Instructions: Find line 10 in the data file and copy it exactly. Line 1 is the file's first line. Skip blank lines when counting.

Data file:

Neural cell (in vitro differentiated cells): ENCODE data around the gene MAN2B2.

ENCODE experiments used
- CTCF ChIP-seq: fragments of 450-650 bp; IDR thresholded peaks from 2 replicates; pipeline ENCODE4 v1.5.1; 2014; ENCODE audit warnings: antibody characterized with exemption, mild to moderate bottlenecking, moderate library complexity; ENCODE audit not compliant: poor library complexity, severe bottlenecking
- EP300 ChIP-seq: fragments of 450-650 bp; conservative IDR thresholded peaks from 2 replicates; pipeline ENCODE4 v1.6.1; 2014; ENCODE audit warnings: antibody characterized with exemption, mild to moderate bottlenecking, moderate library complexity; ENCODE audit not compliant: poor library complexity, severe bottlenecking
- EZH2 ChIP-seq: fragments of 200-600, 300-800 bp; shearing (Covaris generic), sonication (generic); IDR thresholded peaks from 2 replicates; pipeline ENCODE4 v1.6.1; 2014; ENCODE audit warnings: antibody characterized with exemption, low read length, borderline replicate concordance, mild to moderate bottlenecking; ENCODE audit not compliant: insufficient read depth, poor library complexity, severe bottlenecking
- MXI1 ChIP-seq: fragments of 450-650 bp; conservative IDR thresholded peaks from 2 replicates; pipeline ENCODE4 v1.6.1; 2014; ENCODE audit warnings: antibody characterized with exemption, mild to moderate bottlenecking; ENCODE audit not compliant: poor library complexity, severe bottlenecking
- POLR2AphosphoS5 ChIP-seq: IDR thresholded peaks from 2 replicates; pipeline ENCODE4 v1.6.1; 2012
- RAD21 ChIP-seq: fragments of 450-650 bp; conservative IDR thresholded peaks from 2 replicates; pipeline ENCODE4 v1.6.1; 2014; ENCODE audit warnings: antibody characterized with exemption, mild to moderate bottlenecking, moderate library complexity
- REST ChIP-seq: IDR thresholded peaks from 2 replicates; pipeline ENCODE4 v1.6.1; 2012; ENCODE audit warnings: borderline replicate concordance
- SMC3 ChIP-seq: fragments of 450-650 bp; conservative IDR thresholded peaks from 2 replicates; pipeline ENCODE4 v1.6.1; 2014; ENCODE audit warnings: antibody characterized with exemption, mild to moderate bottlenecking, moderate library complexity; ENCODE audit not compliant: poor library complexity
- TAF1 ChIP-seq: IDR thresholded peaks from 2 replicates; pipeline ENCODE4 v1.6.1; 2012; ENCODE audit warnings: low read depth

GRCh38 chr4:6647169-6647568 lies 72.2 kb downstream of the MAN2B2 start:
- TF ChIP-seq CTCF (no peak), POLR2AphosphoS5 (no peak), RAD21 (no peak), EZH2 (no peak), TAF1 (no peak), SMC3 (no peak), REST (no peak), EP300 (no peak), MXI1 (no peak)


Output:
- SMC3 ChIP-seq: fragments of 450-650 bp; conservative IDR thresholded peaks from 2 replicates; pipeline ENCODE4 v1.6.1; 2014; ENCODE audit warnings: antibody characterized with exemption, mild to moderate bottlenecking, moderate library complexity; ENCODE audit not compliant: poor library complexity